Normally, I tend to focus on motion pictures with These Things, but a large trend in cinema currently is comic book adaptations. Upcoming this year are Avengers: Age of UltronAnt-ManFantastic FourKingsman: the Secret Service and The Peanuts Movie, all of which are adaptations of comic books. And they’re also the most successful, as well as generally being of the most interest to audiences and news sites. And the reason, from what I’ve observed, seems to be because Marvel Studios have decided to launch a series of comic book adaptations using the same structure as comic books themselves, with characters having their own series, which interconnect with each-other. So any comic book being released this month is likely to be part of a larger, ongoing story and that we’re only seeing that character’s perspective of it.

And yet, I don’t read comic books. The main reason is because I don’t want to bring that external element into it. I figure that if I followed comic book storylines, then it would alter my perception of the adaptations, in the same way as a novel would. For example, there’s a Marvel fanatic I unfortunately know. And he’s quite obsessed with accuracy. He once said that the reason Marvel need to follow the Winter Soldier storyline of making him the next Captain America after Steve Rogers dies is, in a nutshell, because that was the events that happened in the comic books. Do you know something? I don’t care. I just don’t care. When I saw Captain America: the Winter Soldier, I knew nothing about that villain. When I saw Guardians of the Galaxy, I knew nothing about them either. But both were still entertaining. And as someone whose biggest interest is motion pictures, I find that having that knowledge there – of the lore, and the continuity – would create an undesired conflict of interest. So I just don’t read them. Because I want to be surprised. I don’t want to know what’s coming. All I want is a good story. And, as someone who’s never read a single comic book, I can tell you: their adaptations still manage to entertain me.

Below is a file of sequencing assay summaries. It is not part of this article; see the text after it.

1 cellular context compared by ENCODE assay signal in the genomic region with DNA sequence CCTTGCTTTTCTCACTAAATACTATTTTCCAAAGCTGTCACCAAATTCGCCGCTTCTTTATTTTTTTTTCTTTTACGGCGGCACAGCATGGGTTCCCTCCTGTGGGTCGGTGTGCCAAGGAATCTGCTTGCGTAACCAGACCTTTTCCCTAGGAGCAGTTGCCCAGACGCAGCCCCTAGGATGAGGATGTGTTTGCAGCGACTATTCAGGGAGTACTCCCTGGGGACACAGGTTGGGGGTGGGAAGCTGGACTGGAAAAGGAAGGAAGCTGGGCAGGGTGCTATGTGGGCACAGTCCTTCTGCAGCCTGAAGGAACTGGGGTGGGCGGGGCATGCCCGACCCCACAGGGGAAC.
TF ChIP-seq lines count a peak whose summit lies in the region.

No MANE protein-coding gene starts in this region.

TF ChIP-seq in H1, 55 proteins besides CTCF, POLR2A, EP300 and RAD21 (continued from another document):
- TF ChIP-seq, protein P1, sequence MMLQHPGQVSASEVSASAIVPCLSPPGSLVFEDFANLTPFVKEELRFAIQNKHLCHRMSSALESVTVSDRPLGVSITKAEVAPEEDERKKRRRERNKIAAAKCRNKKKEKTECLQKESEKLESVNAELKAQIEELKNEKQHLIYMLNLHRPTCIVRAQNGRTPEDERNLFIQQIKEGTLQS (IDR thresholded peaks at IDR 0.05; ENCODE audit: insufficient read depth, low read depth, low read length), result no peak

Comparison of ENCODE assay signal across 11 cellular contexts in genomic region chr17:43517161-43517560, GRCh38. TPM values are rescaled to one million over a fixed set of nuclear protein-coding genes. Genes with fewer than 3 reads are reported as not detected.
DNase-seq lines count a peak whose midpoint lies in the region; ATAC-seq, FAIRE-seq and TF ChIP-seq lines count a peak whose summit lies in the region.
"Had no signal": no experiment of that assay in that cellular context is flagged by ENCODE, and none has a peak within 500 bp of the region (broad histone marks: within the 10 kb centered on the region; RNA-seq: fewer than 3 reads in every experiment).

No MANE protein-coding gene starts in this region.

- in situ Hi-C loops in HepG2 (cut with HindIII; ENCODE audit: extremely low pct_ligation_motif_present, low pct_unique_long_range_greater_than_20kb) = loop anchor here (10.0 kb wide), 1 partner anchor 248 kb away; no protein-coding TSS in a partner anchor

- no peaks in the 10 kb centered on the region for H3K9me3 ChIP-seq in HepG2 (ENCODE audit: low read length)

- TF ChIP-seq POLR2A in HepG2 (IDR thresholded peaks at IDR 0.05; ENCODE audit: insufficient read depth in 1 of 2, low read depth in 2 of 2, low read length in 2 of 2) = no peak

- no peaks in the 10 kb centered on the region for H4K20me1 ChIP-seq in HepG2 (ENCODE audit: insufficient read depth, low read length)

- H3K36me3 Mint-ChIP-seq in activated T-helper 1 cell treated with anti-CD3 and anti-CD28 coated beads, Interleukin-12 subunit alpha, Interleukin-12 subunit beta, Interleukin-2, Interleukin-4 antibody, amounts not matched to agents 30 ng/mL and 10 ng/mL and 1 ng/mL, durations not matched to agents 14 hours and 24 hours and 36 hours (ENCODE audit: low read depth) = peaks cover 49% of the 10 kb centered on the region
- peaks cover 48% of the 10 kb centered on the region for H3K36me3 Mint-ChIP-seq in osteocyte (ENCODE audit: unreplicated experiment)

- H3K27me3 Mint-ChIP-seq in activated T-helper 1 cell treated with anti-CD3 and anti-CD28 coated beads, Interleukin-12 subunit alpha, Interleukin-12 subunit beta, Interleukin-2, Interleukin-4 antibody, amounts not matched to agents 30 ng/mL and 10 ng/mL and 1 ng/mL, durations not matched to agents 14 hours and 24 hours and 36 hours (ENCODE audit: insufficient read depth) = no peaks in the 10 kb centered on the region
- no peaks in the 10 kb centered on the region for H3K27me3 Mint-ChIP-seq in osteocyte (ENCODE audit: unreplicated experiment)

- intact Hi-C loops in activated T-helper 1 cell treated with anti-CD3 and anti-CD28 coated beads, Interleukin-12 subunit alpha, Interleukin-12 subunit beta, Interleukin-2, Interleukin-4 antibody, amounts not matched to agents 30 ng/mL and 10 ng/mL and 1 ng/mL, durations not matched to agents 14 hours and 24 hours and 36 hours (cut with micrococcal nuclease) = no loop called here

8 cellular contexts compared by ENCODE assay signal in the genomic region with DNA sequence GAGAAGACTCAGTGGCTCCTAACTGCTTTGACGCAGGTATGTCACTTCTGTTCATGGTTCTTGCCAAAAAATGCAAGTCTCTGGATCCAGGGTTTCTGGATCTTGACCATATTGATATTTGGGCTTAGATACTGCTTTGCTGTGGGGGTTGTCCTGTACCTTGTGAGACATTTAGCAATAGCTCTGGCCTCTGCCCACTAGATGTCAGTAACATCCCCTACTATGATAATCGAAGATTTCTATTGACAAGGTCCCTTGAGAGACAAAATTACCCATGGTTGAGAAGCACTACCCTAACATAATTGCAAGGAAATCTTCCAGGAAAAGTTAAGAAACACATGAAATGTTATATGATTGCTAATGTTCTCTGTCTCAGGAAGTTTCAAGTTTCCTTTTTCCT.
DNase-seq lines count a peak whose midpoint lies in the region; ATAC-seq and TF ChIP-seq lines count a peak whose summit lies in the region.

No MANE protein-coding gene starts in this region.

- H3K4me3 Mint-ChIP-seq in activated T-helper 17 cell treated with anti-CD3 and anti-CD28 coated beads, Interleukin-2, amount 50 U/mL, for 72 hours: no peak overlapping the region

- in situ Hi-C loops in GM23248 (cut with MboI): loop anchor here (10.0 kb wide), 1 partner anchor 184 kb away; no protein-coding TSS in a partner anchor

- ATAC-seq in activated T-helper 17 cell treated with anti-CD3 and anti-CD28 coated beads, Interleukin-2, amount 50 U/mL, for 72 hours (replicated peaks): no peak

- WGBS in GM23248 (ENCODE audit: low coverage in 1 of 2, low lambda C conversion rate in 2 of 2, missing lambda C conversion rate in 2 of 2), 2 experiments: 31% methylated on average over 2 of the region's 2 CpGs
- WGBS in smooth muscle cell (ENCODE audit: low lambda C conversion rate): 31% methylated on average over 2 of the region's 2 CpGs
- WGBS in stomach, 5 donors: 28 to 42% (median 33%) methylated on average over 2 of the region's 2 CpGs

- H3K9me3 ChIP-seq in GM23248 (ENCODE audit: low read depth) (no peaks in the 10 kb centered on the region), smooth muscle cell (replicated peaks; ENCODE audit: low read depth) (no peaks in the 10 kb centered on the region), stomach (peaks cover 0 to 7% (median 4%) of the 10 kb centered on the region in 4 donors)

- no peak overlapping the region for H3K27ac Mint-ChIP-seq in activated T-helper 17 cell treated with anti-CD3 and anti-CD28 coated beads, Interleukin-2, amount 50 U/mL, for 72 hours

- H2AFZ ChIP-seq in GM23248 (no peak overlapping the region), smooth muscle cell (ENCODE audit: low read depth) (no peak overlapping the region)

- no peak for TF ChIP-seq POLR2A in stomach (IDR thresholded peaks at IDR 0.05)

Killed the Cat — review

Screenplay by Bertie Gilbert.

With Killed the Cat, I can now tell you that Bertie Gilbert is potentially the lovechild of Woody Allen and Wes Anderson. And that isn’t a bad thing. In fact, you only need to follow Gilbert’s tumblr. to see how much he loves Anderson. And, like Allen, Killed the Cat attempts to answer and solve the presence of life’s big questions with comedy.